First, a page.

Their voices and manner as determined as their uncompromising ideology, the widows of three Communist Workers Party members raged today against the jurors who had freed the six Ku Klux Klansmen and Nazis who had been accused of murdering their husbands.
Marty Nathan, whose physician-husband, Michael, was among the five Communists shot to death at a "death to the Klan" rally the CWP organized in 1979 claimed that the government had hand picked the jury for its anti-Communist, pro-Klan sympathies.
"Even if the jury had sent them to the gas chamber, it wouldn't have been justice," Nathan said. "It's not just the Klan and the Nazis -- it's the government."
"The U.S. government openly assassinated five people in Greensboro on Nov. 3, 1979," Nathan said. "I'm really furious about both the murders and the verdicts, but I'm only a little surprised that they were so blatant about letting them go free."
Only once, when the women talked of their personal feelings about their dead husbands, did glimpses of any emotional trauma break through their steely political rhetoric.
"I loved my husband more than any other person, and his death was the most horrible blow that has ever happened to me," an angry Nathan shouted. Her voice faltered and tears suddenly flooded her eyes and cheeks as she and Flores Cauce, whose husband, Cesar, was also killed in the rally, explained how they could continue their work with the party despite their grief.
In Greensboro, Signe Waller, 42, another CWP widow, said her husband's death and her grief could not be separated from the cause of the Communist Workers Party.
"It wasn't that I didn't care for my husband," she said, describing why she had shouted "Long live the Communist Party" as she stood over her husband's body. "At that moment, I never loved my husband more."
All three of the women defended their decisions not to testify at the trial, testimony that some jurors said might have "enlightened" them. Nathan, 29, and Cauce, 25, served 30 days in jail for demonstrating in the courtroom on the opening day of the trial, calling it a sham.
"The jury had four videotapes and lots of eyewitnesses," Cauce said. "In any other case, there would have been convictions."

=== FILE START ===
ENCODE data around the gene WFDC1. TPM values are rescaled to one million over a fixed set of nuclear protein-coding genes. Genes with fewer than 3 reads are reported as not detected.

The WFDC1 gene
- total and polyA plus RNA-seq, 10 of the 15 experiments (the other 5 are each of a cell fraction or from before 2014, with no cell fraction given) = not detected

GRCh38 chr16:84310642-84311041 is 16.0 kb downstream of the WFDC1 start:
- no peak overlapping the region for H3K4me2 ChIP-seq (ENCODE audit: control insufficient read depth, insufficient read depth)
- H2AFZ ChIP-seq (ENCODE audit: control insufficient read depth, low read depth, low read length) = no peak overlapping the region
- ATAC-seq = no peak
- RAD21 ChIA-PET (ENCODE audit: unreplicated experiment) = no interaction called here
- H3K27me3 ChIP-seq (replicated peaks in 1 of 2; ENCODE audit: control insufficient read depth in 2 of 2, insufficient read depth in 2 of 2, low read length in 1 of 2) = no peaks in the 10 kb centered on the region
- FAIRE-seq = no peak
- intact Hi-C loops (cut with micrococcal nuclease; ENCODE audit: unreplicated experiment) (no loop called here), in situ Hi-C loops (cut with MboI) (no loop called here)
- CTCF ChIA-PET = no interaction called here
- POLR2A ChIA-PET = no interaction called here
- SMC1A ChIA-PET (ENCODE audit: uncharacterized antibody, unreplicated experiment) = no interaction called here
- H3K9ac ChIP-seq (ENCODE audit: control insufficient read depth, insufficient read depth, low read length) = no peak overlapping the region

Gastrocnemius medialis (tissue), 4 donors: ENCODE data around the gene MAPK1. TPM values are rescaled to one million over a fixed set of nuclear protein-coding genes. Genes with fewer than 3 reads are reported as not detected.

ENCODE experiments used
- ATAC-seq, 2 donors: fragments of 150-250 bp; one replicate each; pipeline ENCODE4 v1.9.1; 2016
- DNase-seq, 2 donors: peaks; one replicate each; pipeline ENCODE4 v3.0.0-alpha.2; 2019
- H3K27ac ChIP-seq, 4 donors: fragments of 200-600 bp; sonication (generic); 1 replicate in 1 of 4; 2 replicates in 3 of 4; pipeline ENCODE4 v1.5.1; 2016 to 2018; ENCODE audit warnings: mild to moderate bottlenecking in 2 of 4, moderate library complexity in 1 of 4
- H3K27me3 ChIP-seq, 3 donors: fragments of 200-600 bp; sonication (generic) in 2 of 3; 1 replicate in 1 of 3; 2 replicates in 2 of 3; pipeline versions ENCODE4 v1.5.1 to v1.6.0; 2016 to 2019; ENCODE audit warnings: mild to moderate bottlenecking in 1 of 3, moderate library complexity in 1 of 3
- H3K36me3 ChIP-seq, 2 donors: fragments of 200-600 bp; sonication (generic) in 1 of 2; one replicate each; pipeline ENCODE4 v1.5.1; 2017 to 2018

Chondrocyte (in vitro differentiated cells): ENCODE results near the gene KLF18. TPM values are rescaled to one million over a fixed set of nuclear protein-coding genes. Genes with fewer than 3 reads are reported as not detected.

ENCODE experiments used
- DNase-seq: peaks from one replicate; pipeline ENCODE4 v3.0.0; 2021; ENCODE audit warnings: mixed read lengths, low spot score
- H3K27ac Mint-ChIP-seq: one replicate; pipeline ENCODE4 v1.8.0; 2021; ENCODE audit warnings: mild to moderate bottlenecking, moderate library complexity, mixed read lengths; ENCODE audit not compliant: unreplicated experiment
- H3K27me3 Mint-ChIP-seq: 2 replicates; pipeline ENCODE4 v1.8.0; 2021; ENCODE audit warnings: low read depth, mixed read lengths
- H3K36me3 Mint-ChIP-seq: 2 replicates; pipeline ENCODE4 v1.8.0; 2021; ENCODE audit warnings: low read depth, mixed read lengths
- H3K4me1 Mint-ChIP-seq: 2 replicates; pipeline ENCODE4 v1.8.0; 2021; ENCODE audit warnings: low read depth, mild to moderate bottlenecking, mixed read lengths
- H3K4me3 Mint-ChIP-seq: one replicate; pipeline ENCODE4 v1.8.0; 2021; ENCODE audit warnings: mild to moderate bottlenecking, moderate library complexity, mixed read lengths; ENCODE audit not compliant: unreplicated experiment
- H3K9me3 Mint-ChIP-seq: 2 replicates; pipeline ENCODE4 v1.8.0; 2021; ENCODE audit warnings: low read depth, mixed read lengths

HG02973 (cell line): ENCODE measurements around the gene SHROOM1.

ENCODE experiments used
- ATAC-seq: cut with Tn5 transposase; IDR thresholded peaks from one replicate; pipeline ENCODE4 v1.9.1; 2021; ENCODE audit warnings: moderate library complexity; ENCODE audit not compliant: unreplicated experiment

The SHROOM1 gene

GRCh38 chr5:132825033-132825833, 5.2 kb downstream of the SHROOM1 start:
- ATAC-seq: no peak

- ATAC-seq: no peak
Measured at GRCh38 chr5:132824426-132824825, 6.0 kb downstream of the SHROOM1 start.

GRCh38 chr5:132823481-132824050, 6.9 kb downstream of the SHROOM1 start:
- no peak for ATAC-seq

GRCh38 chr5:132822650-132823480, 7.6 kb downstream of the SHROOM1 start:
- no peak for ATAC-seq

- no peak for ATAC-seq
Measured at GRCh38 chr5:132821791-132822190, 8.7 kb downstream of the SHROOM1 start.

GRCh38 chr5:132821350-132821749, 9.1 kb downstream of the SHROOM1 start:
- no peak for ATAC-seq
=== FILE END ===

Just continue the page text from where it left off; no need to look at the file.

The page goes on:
The women accused jury foreman Octavio Manduley, who fled from Cuba, of being an anti-Communist who cared little about the CWP slayings. Another juror, they said, was the next-door neighbor of a prominent member of the Klan in Greensboro.
Neither Manduley nor Greensboro District Attorney Michael Schlosser could be reached for comment on the jurors' backgrounds or possible prejudices.
Nathan and Cauce reacted to the verdicts today by promoting their previously announced plans for an anti-Klan, anti-Nazi, anti-government conference to be held in Durham Dec. 6. They met frequently with reporters during the day, attended a protest vigil at Duke University and held a news conference with several sympathizers who denounced the verdicts. Law enforcement authorities attended the latter gathering, meticulously photographing all of the speakers.
Although the Justice Department has said it is reviewing the Greensboro case with an eye toward filing civil rights charges against the six acquitted defendants, the widows of the slain demonstrators said they were unimpressed.
"I don't know what the Justice Department plans on doing, and I don't expect any more justice from the Justice Department than we got in Greensboro," Nathan said. "The federal government set the thing up and the federal government is not going to expose itself."
The women also saved some of the criticism for the media, complaining of efforts to depict them as "non-giving, non-caring, non-loving." They vowed to keep pressing their views of the government on the public.
"We say what we know we have to say. We say it because we know it is the truth and because we love the people who were killed," Nathan said. "They would be saying it if they were here."